SPORTS

Evin Lewis — The Rise Of Windies Cricket Hercules

In any discussion about West Indies cricket and past greats, a name that must come to the fore is George Alphonso Headley OD.

Headley boasts batting averages in Test and First Class of 60.83 and 69.86, respectively as well as a career highest score of 270 and 344 not out.

Wisden judged Headley to be the best batsman of the 1939 season while other critics rated him among the best batsmen in the world, with favorable comparisons to Bradman.

B. Fry, a former England captain turned journalist, wrote that Headley’s “middle name should be Atlas,” suggesting that he carried the team on his shoulders.

If in the past Headley was likened to the Atlas of Greek mythology fame — a Titan condemned to hold up the sky for eternity after the Titanomachy.

Then, surely today, young Windies rising batting star Evin Lewis ought to be nicknamed Hercules — a Roman hero and a god who was famous for his strength and his numerous far-ranging adventures.

Lewis though relatively new to Windies cricket setup has shown his ability to instill fear in bowlers and the opposition through sheer brute force and power batting, albeit genuine and exquisite cricket shots.

Lewis was born on December 21, 1991, and cricket aficionados would facetiously say born with a bat in his hands.

He bears the last name of a former Jamaica and West Indies opening and dashing wicket-keeper batsman — Desmond Lewis.

However, except for the flashing batting style and opening batsman position, Evin bears no relationship to the man from Jamaica whom many believe was hard done by the West Indies selectors back in the days.

Evin Lewis is the younger of two brothers for his parents Earl and Dawn. He grew up in the Southeast town of Rio Claro in Trinidad and Tobago.

He announced his cricketing prowess with the bat in 2008 by scoring three consecutive centuries for Princes Town Senior Comprehensive in the PowerGen Secondary Schools Cricket League.

And by the end of the season, the talented and exciting opening left-handed batsman tallied close to 700 runs in the secondary school’s competition and captured the coveted “Cricketer of the Year” award for his achievements.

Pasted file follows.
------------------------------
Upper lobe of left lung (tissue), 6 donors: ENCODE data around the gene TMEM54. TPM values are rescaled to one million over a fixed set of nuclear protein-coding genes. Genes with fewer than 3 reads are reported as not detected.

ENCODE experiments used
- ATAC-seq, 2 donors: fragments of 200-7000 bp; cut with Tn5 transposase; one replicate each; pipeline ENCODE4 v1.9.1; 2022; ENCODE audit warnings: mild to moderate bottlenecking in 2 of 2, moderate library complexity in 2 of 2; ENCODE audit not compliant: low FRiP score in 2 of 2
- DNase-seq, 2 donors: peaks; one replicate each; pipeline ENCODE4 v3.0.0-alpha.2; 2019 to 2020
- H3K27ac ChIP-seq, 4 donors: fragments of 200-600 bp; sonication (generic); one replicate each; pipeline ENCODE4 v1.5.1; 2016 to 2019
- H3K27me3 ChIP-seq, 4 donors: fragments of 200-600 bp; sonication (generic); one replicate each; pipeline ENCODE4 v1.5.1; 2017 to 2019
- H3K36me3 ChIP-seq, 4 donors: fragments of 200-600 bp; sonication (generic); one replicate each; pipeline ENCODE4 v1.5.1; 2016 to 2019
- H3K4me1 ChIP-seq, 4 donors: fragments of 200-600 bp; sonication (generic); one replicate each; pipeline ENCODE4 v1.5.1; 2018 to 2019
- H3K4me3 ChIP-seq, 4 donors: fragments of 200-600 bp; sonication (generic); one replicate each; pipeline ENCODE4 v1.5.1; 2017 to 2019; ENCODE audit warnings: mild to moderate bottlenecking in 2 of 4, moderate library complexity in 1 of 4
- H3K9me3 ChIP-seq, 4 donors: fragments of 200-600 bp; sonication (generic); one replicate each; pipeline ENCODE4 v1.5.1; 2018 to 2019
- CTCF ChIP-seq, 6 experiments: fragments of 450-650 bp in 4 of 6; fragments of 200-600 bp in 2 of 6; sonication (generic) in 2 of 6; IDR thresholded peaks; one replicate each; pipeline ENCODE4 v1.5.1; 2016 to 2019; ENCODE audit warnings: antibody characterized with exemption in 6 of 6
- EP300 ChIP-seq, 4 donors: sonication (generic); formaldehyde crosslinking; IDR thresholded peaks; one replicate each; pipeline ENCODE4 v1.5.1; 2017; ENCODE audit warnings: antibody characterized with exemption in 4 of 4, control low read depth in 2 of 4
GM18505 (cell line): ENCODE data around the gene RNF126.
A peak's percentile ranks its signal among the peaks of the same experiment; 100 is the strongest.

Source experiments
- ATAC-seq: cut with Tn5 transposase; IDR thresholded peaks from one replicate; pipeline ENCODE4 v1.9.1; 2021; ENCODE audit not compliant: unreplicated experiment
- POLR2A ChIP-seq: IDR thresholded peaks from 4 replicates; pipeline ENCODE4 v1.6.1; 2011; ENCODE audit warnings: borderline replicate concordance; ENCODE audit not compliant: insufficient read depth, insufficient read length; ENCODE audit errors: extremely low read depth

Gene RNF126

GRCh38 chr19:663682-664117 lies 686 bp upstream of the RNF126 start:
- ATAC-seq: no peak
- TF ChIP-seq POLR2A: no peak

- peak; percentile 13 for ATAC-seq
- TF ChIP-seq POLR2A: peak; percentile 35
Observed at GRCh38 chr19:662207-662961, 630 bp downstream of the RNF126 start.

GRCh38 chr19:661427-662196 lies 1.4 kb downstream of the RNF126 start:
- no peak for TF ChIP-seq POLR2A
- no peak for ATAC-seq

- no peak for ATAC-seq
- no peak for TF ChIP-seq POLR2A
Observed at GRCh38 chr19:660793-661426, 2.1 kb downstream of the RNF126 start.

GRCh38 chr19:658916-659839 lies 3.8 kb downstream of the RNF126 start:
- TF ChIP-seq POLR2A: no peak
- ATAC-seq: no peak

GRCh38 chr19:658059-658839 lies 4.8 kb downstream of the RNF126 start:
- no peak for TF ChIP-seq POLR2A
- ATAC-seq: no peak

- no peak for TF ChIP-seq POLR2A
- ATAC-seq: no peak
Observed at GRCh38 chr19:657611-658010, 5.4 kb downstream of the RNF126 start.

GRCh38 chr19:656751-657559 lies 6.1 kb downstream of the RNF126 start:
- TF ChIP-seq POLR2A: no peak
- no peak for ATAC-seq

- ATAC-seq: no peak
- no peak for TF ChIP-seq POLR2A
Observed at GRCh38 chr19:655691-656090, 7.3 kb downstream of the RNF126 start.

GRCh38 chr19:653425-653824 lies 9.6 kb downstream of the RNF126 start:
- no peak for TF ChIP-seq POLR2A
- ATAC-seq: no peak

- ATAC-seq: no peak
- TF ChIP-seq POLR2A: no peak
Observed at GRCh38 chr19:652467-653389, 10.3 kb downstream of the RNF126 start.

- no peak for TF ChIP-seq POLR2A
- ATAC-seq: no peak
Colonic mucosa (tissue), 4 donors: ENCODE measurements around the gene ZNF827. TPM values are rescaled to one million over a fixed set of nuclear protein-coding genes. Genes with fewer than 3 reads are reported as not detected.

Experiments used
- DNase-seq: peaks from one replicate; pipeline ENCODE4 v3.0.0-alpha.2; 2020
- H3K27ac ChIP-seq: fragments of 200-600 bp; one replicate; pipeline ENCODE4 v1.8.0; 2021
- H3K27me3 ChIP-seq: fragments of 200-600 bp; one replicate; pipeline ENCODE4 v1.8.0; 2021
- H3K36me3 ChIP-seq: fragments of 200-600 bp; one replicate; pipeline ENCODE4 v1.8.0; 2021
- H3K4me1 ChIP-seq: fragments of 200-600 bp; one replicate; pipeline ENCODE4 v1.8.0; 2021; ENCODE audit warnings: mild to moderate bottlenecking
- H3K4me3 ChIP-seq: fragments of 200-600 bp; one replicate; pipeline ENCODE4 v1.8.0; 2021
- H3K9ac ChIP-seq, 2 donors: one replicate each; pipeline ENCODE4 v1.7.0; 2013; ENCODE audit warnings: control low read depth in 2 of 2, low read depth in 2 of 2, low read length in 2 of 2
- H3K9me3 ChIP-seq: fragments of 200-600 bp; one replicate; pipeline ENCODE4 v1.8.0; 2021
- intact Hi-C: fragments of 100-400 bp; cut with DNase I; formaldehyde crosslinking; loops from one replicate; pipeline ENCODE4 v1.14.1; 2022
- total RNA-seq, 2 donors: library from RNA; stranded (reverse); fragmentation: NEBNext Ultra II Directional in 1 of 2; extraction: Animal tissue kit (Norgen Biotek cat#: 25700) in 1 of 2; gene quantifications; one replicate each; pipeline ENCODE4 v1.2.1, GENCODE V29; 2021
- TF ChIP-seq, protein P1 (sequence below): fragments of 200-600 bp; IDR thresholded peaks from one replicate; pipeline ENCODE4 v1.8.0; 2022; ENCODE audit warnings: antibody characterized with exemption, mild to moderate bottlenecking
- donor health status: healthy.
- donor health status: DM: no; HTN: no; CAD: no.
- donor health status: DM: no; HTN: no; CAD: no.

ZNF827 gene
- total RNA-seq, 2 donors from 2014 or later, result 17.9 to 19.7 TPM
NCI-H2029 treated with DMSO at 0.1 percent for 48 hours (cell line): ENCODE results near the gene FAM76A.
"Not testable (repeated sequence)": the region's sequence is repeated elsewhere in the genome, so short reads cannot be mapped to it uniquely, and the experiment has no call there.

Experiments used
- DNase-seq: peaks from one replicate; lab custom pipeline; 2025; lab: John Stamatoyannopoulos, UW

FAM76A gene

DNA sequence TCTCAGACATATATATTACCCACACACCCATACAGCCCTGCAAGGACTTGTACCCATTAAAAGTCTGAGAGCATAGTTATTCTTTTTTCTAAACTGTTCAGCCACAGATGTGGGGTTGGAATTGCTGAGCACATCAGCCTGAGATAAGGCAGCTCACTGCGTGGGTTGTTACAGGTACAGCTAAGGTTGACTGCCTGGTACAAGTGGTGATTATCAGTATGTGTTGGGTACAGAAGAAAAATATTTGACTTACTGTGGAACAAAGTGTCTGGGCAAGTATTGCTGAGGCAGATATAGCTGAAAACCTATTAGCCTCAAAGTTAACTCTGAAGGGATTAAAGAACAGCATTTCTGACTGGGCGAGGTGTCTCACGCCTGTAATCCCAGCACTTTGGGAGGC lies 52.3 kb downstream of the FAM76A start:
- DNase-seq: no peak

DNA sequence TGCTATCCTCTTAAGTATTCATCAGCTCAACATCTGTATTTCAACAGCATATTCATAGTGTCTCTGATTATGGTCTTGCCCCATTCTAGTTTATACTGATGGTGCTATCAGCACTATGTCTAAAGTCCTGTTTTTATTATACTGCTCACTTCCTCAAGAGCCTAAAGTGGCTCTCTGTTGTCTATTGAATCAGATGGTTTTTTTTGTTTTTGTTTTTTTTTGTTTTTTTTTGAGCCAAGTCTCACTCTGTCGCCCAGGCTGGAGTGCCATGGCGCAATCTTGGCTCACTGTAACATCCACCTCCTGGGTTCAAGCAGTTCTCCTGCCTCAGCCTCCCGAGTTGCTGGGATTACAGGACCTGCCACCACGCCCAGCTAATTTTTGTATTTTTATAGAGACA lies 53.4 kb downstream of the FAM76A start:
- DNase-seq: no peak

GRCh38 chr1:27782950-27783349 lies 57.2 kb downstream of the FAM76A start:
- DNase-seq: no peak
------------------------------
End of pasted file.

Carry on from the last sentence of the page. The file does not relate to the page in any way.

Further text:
In the same year, he represented T&T in his debut match against Jamaica in the TCL Group West Indies Cricket Under-19 Challenge League.

By the time the dust was all settled in that drawn encounter, Lewis had piled on 140 runs not out. His inning included 12 fours and three sixes.

Moreover, he amassed a total of 383 runs, thus becoming the leading run-scorer for T&T by the end of the League Championship.

Later in the year, he was named as one of the five “Cricketers of the Year” of the South-East Zonal Council of the T&T Cricket Board, scoring 411 runs for Rio Sports in the Division One competitions.

Since then, Lewis has played in all formats of the domestic competition where he continues to impress with his batting.

However, he is yet to receive his cap from Windies selectors in Test, and this has local and international commentators as well as fans puzzled.

His batting exploits tell of his herculean feats — a first-class century, two T20 centuries, 125 not out off 62 deliveries with six fours and 12 sixes at Sabina Park versus India earlier this year.

Additionally, he made 100 off 49 deliveries with five fours and seven sixes against India in Florida last year.

Moreover, he scored an ODI century, against Sri Lanka last year, blasting 148 off 122 deliveries with 15 fours and four sixes.

He also blasted 91 off 51 deliveries against Pakistan last year, 97 not out off 32 deliveries against the Patriots this year, and 50 off 28 deliveries against England, also this year. 

And more recently, he manhandled England’s ODI bowling attack hitting 176 and then forced to retire hurt after his plunder.

Well-known Jamaican, journalist, and cricket writer Tony Becca described that innings as sheer brilliance.

He noted, “Lewis faced 130 deliveries, hit 17 fours and seven sixes, with the last 76 coming off 36 deliveries in the West Indies innings of 356 for five off 50 overs after the tourists were tottering and in trouble. It was simply authentic power-hitting, and there was hardly any ‘swiping’ or ‘slogging.’”

Furthermore, he said, “It was an innings that can lead to victory in Test matches, and it was an innings which, field-placing restrictions or not, bowling restrictions or not, was reminiscent of Roy Fredericks’s assault at Perth in 1975-76 when he smashed 169 not out off 145 deliveries to beat Australia, and of the day in 1984 when Gordon Greenidge blasted 214 not out off 241 deliveries to beat England at Lord’s.”

Lewis is not only a good cricketer but an excellent one in the making.

There is no doubt that this 24-year-old lad has all that it takes to become the next batting sensation in the Caribbean and beyond.

Lewis — a batting talent from Godddddddd!

Yvad Billings, Readers Bureau, Fellow

Edited by Jesus Chan

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